A transaction type triggered by a customer who has their card details saved on file with a brand or merchant. The details are then tokenized in order for the card to be charged without additional authentication whenever the customer makes a purchase by hitting a “pay” or “buy” button or carrying out a payment trigger action on the site or app.
The total number steps an e-commerce brand or merchant takes between receiving a new order and delivering the order to the customer. These steps include warehousing, selecting and packing the product, shipping and sending an email to the customer to inform them that the order is en route to their specified location.
P, Q, R
A form of digital advertising where the advertiser pays a fee each time one of their ads is clicked. PPC ads can come in a wide range of shapes and sizes, consist of text, images, videos, or a combination of the three, and appear on search engines, websites, social media platforms, and other commerce interfaces.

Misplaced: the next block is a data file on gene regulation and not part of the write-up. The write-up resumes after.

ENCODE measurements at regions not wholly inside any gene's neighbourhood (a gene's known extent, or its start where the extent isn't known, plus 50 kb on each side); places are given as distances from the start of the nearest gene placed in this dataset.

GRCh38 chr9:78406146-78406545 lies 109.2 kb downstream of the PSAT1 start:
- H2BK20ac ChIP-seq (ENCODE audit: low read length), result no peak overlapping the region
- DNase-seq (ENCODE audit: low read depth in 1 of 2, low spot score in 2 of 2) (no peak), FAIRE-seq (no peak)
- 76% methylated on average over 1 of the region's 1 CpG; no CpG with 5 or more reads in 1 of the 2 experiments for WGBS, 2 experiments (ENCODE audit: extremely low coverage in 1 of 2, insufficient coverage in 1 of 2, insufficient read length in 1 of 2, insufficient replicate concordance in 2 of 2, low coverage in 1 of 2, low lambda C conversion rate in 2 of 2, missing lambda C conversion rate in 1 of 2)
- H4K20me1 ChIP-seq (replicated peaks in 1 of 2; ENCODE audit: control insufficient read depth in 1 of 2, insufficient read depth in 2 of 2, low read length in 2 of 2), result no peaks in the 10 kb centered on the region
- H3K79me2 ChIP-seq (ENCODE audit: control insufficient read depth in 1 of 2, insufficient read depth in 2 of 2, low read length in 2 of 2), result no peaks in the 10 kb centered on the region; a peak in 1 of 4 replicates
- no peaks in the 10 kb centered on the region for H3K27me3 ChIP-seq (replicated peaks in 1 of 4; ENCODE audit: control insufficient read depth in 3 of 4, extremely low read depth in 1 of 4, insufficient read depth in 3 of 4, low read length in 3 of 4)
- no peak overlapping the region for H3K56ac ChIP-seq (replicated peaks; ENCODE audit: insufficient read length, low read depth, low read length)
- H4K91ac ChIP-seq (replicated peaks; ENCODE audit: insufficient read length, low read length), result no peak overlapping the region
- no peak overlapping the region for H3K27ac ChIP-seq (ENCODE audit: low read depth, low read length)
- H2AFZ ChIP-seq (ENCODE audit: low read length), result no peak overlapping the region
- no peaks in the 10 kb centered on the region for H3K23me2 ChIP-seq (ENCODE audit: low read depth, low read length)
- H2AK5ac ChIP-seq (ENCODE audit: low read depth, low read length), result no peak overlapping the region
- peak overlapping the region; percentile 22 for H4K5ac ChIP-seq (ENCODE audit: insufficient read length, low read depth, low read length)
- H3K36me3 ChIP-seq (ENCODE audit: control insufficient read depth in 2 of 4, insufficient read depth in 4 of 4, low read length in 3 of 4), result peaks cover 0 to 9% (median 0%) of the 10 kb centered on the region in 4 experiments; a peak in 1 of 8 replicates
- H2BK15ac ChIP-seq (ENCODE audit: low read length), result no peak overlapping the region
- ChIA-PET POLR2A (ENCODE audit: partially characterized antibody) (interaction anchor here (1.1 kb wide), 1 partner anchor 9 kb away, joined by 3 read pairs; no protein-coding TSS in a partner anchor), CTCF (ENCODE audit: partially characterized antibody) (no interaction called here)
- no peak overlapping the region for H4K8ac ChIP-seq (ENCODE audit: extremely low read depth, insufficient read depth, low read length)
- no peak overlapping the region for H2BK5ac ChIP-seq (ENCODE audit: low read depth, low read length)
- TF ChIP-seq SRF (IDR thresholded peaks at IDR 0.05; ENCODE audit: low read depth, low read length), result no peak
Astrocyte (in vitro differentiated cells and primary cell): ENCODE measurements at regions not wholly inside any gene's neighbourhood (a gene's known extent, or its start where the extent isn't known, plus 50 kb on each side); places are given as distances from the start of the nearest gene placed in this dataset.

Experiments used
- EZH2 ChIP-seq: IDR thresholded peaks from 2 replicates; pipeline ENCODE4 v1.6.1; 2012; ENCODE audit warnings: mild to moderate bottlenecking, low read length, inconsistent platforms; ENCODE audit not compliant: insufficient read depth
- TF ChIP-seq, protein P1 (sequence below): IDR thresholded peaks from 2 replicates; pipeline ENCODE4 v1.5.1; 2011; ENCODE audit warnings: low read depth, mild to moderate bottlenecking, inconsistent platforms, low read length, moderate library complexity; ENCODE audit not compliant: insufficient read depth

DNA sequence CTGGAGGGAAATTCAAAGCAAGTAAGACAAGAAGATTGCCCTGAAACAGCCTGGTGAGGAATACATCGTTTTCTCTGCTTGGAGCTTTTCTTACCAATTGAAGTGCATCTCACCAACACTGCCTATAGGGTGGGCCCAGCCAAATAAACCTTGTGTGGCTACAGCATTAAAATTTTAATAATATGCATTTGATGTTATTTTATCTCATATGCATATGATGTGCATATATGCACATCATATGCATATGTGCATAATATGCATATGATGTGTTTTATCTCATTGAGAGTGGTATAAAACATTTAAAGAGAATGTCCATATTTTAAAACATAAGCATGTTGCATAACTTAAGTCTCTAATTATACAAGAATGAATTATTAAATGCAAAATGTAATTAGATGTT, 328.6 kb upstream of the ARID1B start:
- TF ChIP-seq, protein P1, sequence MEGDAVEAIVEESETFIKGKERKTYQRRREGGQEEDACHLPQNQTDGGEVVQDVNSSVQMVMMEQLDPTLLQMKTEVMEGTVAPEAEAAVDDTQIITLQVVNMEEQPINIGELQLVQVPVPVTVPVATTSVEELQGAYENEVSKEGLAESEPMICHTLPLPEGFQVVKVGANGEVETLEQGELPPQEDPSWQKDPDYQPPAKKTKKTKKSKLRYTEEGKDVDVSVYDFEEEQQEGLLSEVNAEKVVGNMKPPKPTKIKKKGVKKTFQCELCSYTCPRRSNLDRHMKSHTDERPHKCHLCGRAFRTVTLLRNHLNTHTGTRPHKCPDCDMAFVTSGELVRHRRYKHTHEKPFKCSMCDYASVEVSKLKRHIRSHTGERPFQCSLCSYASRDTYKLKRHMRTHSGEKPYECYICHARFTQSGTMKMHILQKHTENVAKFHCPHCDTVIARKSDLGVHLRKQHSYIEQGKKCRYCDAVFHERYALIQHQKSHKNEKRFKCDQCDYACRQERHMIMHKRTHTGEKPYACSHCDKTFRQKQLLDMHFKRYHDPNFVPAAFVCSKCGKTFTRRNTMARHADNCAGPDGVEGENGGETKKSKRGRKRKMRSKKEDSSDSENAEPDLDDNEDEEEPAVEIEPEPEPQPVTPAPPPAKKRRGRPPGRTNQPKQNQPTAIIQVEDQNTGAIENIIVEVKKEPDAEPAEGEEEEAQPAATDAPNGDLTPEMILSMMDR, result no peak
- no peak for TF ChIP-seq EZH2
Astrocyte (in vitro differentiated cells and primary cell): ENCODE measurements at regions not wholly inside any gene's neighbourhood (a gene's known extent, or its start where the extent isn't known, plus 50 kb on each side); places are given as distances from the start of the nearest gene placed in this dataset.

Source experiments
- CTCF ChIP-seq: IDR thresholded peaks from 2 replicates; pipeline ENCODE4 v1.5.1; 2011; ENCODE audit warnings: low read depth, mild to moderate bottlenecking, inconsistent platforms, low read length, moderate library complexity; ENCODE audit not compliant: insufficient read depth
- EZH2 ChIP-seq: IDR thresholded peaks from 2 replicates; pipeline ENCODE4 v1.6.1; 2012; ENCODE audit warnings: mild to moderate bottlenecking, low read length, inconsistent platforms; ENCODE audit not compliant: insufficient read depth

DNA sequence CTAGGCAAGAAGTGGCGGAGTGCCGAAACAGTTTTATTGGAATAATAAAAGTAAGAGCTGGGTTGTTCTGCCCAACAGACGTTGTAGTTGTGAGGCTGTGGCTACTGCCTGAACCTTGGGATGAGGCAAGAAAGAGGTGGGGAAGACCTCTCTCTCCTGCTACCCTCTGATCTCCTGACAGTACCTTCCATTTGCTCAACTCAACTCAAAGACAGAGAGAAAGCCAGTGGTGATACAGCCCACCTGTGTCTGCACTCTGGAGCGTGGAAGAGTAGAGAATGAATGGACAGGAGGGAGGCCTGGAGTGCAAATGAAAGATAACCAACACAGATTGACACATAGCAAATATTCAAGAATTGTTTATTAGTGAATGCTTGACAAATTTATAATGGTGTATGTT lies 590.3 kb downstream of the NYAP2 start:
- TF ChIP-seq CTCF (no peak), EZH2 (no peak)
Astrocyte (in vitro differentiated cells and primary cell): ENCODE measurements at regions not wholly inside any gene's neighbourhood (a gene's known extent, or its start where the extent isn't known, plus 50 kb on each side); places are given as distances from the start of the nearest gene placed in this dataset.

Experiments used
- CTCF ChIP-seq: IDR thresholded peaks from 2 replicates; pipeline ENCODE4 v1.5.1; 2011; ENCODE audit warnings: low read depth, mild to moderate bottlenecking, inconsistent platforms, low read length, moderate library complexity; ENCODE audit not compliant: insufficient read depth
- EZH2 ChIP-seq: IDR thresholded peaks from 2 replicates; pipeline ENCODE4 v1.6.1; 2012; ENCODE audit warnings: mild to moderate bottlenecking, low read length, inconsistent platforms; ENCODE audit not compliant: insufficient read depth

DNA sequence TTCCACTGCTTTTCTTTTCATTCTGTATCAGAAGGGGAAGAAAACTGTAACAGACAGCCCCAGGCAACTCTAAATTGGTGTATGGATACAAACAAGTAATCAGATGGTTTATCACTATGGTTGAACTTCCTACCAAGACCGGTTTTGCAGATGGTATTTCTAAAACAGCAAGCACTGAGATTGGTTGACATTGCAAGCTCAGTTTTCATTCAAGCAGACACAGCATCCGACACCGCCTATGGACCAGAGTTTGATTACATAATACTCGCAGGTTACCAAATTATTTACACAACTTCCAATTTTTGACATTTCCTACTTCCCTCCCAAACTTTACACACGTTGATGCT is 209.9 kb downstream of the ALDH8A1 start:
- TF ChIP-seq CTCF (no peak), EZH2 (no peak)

The process of dynamically showing customers content, product recommendations or offers based on their previous actions or stored data, such as browsing behavior, purchase history and intent, demographics, referrals, and device usage.
A model or method used by e-commerce brands or merchants to determine the optimal price for a product or service. A well-executed pricing strategy results in a good balance between increased profits and customer value.
A marketing strategy that enables e-commerce companies to group complementary products into a single unit that has a lower price than if sold individually. This allows brands or merchants to increase both sales volume and average order value, as well as decrease promotion costs.